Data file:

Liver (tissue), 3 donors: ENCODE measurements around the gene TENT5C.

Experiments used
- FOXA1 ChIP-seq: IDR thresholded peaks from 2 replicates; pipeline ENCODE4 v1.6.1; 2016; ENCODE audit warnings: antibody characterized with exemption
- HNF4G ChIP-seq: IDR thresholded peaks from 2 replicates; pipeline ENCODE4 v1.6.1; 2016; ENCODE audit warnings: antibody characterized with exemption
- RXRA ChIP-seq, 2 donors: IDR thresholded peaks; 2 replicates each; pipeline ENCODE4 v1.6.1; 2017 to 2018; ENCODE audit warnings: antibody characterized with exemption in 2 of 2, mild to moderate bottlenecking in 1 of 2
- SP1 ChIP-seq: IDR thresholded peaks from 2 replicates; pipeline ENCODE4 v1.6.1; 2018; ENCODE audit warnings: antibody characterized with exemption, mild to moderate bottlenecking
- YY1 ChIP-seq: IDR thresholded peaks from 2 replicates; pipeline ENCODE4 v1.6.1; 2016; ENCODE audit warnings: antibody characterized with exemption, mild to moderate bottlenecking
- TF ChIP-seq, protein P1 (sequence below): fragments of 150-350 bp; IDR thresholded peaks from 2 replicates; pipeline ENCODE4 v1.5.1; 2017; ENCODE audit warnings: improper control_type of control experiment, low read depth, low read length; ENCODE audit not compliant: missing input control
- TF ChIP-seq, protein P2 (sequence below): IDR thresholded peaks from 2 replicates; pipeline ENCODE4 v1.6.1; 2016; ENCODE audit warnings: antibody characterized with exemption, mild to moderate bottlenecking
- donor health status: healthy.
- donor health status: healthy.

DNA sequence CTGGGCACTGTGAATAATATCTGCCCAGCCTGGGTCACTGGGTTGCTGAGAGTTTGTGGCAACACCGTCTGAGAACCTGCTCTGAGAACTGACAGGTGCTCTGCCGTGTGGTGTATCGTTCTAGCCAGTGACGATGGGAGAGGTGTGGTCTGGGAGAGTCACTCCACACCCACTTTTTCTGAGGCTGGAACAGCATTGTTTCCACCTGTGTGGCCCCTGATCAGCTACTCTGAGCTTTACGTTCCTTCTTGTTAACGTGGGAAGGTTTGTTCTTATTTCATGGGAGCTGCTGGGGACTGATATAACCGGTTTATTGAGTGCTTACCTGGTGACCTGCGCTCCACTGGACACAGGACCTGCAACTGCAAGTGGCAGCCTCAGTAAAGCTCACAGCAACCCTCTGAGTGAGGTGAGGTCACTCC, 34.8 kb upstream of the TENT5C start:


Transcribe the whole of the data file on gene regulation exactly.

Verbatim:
Liver (tissue), 3 donors: ENCODE measurements around the gene TENT5C.

Experiments used
- FOXA1 ChIP-seq: IDR thresholded peaks from 2 replicates; pipeline ENCODE4 v1.6.1; 2016; ENCODE audit warnings: antibody characterized with exemption
- HNF4G ChIP-seq: IDR thresholded peaks from 2 replicates; pipeline ENCODE4 v1.6.1; 2016; ENCODE audit warnings: antibody characterized with exemption
- RXRA ChIP-seq, 2 donors: IDR thresholded peaks; 2 replicates each; pipeline ENCODE4 v1.6.1; 2017 to 2018; ENCODE audit warnings: antibody characterized with exemption in 2 of 2, mild to moderate bottlenecking in 1 of 2
- SP1 ChIP-seq: IDR thresholded peaks from 2 replicates; pipeline ENCODE4 v1.6.1; 2018; ENCODE audit warnings: antibody characterized with exemption, mild to moderate bottlenecking
- YY1 ChIP-seq: IDR thresholded peaks from 2 replicates; pipeline ENCODE4 v1.6.1; 2016; ENCODE audit warnings: antibody characterized with exemption, mild to moderate bottlenecking
- TF ChIP-seq, protein P1 (sequence below): fragments of 150-350 bp; IDR thresholded peaks from 2 replicates; pipeline ENCODE4 v1.5.1; 2017; ENCODE audit warnings: improper control_type of control experiment, low read depth, low read length; ENCODE audit not compliant: missing input control
- TF ChIP-seq, protein P2 (sequence below): IDR thresholded peaks from 2 replicates; pipeline ENCODE4 v1.6.1; 2016; ENCODE audit warnings: antibody characterized with exemption, mild to moderate bottlenecking
- donor health status: healthy.
- donor health status: healthy.

DNA sequence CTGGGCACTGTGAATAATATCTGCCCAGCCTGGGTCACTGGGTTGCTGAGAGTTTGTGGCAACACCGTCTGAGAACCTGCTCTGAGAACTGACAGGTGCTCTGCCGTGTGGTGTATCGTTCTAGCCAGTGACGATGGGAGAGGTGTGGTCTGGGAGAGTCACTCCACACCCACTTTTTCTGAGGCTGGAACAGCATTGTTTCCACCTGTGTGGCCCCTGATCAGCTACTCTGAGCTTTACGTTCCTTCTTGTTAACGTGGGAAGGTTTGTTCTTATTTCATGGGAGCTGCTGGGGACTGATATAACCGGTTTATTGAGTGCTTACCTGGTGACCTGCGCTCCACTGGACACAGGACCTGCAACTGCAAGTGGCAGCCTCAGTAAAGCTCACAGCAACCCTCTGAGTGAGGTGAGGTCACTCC, 34.8 kb upstream of the TENT5C start: